Cleanliness and wear monitoring via modern particle-measurement technology

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In hydraulic systems, the oil is regarded as a structural element that handles many diverse tasks, according to engineers at ARGO-HYTOS. Hydraulic fluid transmits power, lubricates, transfers heat, and transports dirt to the filters. Although there are many causes for failure in fluid-power systems, the condition of the oil is usually the main focus besides mechanical fatigue or overload of individual components. Often, particulates in the fluid are the root cause of excessive wear and component damage.

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This graph shows an example of particle-concentration measurement during the cleaning of an injection-molding machine with a mobile off-line filter unit.

Undesirable particles can enter a system from the outside, such as through ventilators or past seals; or they are generated by internal wear. Consequences of particle contamination are increased wear, higher component failure rates, lower system performance and shorter life. Dirty oil thus leads to high ownership costs—which is why high-quality filters should be used to keep fluid-power systems clean.

To further drive down operating costs, however, there is heightened interest among machine builders and users to detect component wear early on, so they can prevent damage or breakdown. For example, manufacturers can monitor the proper use and service of their equipment by regularly measuring the number and make-up of particles in the oil and, thus, reduce warranty costs. And from the information obtained, OEMs can identify optimization opportunities to improve their products.

Further, particle-measurement technology is a proven development tool for evaluating wear on pumps, gears, bearings and other critical parts. Here, engineers tend to measure and track both fluid purity and any wear of the component itself. In addition, particle measurement is increasingly used to help control cleaning or rinsing processes. Here, quality guidelines must ensure that the rinsed parts or wash systems satisfy specified purity requirements. Producers and users of cleaning equipment meet this demand by integrating particle-measurement technology in their facilities, letting them document every cleaning process.

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OPCom particle monitor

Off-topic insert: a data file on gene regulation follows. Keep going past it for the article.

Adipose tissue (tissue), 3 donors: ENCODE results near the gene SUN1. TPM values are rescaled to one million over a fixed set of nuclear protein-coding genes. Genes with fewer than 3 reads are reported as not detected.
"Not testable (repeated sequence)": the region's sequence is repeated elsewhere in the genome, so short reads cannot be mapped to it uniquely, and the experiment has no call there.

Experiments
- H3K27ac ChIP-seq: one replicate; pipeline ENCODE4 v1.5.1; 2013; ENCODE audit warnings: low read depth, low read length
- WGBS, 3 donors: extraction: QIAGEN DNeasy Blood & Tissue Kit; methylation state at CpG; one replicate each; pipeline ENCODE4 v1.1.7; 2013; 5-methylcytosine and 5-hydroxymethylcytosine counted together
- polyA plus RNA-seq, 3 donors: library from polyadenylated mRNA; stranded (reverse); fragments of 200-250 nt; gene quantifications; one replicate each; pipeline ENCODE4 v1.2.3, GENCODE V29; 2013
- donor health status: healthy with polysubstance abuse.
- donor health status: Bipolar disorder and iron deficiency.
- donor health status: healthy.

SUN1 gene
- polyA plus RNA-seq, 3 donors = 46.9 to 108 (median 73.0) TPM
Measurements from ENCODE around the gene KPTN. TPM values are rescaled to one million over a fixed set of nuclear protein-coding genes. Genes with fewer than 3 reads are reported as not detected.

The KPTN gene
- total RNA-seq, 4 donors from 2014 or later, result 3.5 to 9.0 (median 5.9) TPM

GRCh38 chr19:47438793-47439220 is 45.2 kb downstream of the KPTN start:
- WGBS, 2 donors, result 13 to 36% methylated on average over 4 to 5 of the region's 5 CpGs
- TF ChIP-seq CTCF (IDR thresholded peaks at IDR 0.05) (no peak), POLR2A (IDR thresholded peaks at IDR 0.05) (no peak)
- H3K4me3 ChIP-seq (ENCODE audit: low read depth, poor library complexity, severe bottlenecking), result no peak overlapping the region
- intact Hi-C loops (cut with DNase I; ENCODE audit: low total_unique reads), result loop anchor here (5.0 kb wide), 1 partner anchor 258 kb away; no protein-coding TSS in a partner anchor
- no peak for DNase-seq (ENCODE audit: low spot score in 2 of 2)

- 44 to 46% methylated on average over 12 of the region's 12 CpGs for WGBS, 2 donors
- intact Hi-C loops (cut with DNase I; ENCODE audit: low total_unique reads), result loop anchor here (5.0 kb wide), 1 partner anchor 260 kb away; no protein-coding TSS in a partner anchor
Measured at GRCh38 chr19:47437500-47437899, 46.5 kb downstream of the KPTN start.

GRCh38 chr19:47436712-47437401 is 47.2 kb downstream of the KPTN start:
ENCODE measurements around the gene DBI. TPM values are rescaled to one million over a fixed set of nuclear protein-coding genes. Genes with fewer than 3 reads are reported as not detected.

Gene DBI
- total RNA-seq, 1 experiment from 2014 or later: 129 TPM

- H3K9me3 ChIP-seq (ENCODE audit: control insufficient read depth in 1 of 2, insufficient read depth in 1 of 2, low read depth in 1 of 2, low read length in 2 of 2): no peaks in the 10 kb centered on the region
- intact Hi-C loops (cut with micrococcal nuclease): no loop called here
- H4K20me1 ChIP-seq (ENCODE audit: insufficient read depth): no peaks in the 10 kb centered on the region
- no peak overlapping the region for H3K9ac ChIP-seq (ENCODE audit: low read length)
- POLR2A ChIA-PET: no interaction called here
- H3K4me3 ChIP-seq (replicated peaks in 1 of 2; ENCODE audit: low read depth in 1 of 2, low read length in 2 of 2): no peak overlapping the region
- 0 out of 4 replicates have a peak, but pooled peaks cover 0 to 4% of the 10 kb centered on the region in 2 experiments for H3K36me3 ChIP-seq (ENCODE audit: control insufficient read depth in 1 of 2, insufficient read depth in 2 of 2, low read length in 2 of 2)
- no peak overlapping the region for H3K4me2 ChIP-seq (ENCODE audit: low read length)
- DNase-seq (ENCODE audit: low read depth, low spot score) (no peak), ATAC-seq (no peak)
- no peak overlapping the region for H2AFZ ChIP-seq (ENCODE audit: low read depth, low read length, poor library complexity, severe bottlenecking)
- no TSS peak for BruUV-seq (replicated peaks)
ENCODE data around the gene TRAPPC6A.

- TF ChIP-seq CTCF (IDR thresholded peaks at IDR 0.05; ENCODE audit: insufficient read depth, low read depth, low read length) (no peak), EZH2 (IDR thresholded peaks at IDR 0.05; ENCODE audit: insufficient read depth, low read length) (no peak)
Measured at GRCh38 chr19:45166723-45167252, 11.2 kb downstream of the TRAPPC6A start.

Particle-measurement options
When considering which method is best suited for monitoring, economic considerations generally come first. That includes not only the cost to analyze a single oil sample, but also the risk of failure and the resulting costs of damage or downtime.

Fortunately, manufacturers of contamination-control systems like ARGO-HYTOS offer many different sensors and instruments for particle measurement that enable effective and inexpensive monitoring in most every application.

Automatic particle sensors typically offer the best price-performance ratio, allowing online measurement of the size and number of particles in real time. Alternative manual procedures such as microscopy or gravimetry are complex, error-prone and inefficient.

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Examples of component damage due to contamination

The advantages of online measurement over conventional laboratory analysis lie not only in simpler handling and lower total costs, but especially in gapless measurement. The measured data do not reflect an arbitrary snapshot but detect continuous change. Thus, state-dependent predictive maintenance is possible.

Experienced users know that accuracy is largely determined by the care taken in sampling and analysis. Particularly with regard to particle concentration, improper sampling and analysis can significantly distort the measurement results. Automatic particle-measuring instruments guarantee optimum repeatability and comparability across many tests.

Here’s a look at some of the products available from ARGO-HYTOS that are key to modern particle-measurement technology.

Optical particle measurement. As a standard for online particle measurement, the optical method based on the light-blockage principle according to ISO 11500 predominates because it is inexpensive and quite reliable.